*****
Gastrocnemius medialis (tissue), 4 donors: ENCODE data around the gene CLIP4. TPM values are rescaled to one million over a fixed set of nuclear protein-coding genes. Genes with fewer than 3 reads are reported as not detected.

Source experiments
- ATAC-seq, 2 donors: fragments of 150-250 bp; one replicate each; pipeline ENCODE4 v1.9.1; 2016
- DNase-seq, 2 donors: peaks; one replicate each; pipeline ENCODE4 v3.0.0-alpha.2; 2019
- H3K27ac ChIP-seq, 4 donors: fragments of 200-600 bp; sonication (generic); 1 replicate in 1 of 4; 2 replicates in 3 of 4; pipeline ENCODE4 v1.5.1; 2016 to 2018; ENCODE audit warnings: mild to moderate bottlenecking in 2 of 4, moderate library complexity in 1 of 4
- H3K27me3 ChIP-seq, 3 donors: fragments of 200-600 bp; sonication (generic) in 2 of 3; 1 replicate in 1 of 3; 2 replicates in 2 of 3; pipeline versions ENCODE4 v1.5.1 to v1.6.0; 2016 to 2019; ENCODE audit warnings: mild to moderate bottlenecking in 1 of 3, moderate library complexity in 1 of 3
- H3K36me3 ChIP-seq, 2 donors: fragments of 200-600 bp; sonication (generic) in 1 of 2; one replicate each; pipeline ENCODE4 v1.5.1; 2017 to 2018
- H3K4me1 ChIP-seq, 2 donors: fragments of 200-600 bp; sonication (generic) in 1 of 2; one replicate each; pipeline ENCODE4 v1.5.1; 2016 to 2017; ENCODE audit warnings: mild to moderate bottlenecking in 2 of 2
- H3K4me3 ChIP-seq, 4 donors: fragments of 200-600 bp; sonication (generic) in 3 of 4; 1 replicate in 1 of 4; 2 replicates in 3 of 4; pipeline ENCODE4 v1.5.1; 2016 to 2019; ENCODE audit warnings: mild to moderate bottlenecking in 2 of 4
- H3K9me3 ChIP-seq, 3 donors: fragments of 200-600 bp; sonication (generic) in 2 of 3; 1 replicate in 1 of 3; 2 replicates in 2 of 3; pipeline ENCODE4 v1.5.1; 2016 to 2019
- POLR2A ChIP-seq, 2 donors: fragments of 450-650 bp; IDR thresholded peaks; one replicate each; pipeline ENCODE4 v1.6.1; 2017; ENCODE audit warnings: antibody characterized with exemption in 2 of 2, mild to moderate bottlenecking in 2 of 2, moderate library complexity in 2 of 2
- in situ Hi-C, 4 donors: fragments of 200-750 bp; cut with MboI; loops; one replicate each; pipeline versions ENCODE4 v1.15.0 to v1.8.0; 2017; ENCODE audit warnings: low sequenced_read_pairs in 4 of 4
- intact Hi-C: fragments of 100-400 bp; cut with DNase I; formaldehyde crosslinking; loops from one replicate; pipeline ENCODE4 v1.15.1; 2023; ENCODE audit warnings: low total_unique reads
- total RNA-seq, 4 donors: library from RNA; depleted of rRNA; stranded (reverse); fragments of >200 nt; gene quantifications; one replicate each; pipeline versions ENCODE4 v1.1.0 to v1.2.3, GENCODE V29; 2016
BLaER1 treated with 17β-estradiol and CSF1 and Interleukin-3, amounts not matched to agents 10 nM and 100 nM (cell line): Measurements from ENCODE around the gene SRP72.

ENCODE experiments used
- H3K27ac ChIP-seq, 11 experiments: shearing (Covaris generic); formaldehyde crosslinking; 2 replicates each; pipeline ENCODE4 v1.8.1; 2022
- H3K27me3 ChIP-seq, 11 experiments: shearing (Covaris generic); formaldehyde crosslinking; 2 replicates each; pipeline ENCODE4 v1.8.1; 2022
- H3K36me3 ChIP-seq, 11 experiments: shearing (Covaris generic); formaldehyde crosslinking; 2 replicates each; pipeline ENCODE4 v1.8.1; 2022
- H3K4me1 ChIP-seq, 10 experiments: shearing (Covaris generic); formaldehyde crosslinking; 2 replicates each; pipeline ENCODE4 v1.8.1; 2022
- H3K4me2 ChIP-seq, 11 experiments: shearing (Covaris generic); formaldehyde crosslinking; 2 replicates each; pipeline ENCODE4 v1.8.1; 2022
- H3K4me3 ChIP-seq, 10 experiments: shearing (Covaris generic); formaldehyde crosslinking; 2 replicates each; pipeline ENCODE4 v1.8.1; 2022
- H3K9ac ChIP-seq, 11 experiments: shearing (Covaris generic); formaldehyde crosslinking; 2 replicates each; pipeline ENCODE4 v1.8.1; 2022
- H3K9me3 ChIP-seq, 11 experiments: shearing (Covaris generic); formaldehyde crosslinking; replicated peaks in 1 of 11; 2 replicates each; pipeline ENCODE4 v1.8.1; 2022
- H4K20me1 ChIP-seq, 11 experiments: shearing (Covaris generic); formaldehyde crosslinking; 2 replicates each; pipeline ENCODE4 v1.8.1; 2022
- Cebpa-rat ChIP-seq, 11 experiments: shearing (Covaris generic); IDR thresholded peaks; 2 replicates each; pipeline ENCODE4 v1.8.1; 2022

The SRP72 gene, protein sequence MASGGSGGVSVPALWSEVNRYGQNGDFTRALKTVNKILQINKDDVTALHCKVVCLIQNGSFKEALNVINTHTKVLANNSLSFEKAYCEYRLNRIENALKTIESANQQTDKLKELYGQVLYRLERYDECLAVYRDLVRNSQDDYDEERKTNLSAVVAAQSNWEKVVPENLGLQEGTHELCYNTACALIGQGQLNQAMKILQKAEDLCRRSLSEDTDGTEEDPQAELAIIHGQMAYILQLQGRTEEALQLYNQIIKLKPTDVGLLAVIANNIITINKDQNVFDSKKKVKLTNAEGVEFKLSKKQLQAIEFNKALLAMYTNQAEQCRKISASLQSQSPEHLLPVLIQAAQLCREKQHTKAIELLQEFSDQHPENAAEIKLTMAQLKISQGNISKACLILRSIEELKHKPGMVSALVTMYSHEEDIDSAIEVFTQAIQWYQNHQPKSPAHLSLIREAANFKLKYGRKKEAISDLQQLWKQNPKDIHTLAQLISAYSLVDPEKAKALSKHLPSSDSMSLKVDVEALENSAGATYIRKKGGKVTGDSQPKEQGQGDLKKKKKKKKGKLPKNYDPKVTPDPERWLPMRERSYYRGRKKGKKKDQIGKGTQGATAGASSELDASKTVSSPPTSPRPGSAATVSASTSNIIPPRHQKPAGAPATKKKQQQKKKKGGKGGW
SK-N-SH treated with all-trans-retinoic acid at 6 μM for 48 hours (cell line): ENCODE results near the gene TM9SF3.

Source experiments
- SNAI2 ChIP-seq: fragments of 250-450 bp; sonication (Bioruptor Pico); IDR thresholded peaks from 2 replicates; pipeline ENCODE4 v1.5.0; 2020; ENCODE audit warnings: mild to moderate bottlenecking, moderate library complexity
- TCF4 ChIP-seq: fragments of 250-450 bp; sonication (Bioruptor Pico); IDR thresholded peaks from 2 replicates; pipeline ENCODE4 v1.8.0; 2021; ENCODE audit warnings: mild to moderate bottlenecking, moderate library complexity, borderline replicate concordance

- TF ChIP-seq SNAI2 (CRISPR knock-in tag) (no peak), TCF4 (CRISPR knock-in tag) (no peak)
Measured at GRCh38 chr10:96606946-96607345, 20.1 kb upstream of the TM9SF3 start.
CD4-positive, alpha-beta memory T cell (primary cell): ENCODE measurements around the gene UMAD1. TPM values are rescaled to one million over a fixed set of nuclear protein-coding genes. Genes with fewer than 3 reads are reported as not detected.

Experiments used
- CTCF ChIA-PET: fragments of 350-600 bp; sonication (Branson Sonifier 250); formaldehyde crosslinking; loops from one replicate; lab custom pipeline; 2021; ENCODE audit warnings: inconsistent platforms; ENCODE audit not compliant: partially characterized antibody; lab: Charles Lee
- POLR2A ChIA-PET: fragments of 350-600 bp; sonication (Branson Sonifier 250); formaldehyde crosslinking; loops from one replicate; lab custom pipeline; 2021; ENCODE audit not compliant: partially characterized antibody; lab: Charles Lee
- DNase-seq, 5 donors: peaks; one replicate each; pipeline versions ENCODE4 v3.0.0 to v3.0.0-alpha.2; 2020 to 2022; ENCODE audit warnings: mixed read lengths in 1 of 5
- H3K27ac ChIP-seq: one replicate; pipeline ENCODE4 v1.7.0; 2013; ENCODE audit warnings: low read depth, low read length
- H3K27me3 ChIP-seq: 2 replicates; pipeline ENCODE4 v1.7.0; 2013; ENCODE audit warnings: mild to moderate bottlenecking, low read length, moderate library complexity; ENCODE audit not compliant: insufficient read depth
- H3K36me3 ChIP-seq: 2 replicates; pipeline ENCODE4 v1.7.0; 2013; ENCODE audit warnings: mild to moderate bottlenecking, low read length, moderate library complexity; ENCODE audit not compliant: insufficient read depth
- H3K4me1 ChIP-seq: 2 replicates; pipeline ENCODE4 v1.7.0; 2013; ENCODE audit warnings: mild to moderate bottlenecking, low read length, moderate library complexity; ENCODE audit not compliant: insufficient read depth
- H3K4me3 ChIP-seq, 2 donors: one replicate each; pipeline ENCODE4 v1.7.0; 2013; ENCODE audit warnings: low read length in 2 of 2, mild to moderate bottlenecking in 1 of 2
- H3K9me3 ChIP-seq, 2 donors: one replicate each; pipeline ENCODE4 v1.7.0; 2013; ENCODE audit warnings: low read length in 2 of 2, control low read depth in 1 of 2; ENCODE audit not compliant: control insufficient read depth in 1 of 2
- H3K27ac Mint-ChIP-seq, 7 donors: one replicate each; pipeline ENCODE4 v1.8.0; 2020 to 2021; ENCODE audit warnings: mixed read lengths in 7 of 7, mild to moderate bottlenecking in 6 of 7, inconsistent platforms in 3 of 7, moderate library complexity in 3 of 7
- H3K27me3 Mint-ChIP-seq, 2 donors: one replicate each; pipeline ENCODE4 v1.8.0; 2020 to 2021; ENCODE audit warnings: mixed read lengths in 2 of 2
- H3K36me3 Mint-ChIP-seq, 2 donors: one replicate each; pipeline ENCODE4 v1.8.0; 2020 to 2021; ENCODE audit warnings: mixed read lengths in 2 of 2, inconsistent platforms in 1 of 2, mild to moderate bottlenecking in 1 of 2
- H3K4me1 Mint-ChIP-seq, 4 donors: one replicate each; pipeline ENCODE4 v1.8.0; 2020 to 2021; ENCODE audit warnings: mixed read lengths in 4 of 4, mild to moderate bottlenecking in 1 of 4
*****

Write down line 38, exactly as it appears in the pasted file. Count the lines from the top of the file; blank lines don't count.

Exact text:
- DNase-seq, 5 donors: peaks; one replicate each; pipeline versions ENCODE4 v3.0.0 to v3.0.0-alpha.2; 2020 to 2022; ENCODE audit warnings: mixed read lengths in 1 of 5